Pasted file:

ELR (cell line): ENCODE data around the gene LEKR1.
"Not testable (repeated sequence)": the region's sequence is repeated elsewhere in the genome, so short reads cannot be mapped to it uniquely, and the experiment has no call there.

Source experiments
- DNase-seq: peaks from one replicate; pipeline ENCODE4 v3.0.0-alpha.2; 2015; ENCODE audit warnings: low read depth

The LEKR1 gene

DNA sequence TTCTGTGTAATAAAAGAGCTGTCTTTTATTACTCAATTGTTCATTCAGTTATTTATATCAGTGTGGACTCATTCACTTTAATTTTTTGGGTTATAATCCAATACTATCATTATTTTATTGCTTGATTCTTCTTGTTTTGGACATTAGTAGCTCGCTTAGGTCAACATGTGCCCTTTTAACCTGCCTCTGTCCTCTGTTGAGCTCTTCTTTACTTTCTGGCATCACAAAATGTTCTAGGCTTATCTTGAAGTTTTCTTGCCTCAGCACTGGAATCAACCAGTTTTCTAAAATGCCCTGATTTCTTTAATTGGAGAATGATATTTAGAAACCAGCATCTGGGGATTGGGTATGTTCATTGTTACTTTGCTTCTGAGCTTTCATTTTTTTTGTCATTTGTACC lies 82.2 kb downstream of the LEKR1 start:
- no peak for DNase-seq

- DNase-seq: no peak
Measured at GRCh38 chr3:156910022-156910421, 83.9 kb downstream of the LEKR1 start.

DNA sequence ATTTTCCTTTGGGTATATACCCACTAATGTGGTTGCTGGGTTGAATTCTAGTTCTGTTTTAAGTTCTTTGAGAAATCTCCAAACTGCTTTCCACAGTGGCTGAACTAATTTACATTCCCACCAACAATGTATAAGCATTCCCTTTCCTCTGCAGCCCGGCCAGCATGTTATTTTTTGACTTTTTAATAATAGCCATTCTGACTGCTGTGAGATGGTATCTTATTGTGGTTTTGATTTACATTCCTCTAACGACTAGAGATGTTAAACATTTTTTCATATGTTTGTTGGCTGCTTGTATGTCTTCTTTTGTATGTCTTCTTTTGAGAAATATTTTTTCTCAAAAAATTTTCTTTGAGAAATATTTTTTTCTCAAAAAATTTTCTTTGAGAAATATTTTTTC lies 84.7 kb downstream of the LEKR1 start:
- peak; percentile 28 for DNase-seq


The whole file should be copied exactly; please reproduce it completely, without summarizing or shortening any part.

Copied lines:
ELR (cell line): ENCODE data around the gene LEKR1.
"Not testable (repeated sequence)": the region's sequence is repeated elsewhere in the genome, so short reads cannot be mapped to it uniquely, and the experiment has no call there.

Source experiments
- DNase-seq: peaks from one replicate; pipeline ENCODE4 v3.0.0-alpha.2; 2015; ENCODE audit warnings: low read depth

The LEKR1 gene

DNA sequence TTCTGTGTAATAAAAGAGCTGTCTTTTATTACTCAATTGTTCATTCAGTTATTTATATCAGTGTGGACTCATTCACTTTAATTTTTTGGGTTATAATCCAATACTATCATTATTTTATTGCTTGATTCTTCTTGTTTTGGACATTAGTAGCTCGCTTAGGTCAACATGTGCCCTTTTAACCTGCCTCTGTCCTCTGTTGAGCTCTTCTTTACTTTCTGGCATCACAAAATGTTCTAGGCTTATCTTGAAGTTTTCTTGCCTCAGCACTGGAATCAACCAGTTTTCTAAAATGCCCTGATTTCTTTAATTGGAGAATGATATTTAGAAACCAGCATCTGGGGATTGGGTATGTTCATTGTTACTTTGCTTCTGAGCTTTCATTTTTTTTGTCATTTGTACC lies 82.2 kb downstream of the LEKR1 start:
- no peak for DNase-seq

- DNase-seq: no peak
Measured at GRCh38 chr3:156910022-156910421, 83.9 kb downstream of the LEKR1 start.

DNA sequence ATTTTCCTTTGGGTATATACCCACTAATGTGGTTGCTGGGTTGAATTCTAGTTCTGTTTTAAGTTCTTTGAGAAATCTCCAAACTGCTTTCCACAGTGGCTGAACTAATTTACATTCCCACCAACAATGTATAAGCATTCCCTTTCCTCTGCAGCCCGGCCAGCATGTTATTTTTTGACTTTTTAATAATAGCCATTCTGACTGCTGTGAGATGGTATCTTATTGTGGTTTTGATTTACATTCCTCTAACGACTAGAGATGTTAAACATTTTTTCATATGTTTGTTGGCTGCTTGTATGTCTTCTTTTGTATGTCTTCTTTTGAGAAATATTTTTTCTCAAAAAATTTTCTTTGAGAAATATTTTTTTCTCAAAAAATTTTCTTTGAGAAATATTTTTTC lies 84.7 kb downstream of the LEKR1 start:
- peak; percentile 28 for DNase-seq